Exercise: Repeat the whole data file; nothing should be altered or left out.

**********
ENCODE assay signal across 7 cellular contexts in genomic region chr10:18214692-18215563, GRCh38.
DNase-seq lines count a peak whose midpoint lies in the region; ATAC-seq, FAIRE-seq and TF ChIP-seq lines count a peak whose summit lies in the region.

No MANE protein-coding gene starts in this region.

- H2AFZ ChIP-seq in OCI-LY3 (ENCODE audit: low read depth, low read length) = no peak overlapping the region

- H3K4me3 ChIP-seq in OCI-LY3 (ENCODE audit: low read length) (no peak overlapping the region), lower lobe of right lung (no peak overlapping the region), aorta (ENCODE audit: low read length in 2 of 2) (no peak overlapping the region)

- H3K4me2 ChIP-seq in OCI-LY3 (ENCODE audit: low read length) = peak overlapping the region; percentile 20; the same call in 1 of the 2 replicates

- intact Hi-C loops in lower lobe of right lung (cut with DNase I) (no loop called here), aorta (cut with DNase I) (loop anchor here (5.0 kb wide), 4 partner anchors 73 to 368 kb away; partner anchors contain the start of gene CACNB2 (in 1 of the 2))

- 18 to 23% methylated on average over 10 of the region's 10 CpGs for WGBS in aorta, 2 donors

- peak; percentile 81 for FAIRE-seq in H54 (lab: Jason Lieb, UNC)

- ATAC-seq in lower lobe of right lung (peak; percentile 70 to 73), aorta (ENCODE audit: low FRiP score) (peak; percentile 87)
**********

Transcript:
ENCODE assay signal across 7 cellular contexts in genomic region chr10:18214692-18215563, GRCh38.
DNase-seq lines count a peak whose midpoint lies in the region; ATAC-seq, FAIRE-seq and TF ChIP-seq lines count a peak whose summit lies in the region.

No MANE protein-coding gene starts in this region.

- H2AFZ ChIP-seq in OCI-LY3 (ENCODE audit: low read depth, low read length) = no peak overlapping the region

- H3K4me3 ChIP-seq in OCI-LY3 (ENCODE audit: low read length) (no peak overlapping the region), lower lobe of right lung (no peak overlapping the region), aorta (ENCODE audit: low read length in 2 of 2) (no peak overlapping the region)

- H3K4me2 ChIP-seq in OCI-LY3 (ENCODE audit: low read length) = peak overlapping the region; percentile 20; the same call in 1 of the 2 replicates

- intact Hi-C loops in lower lobe of right lung (cut with DNase I) (no loop called here), aorta (cut with DNase I) (loop anchor here (5.0 kb wide), 4 partner anchors 73 to 368 kb away; partner anchors contain the start of gene CACNB2 (in 1 of the 2))

- 18 to 23% methylated on average over 10 of the region's 10 CpGs for WGBS in aorta, 2 donors

- peak; percentile 81 for FAIRE-seq in H54 (lab: Jason Lieb, UNC)

- ATAC-seq in lower lobe of right lung (peak; percentile 70 to 73), aorta (ENCODE audit: low FRiP score) (peak; percentile 87)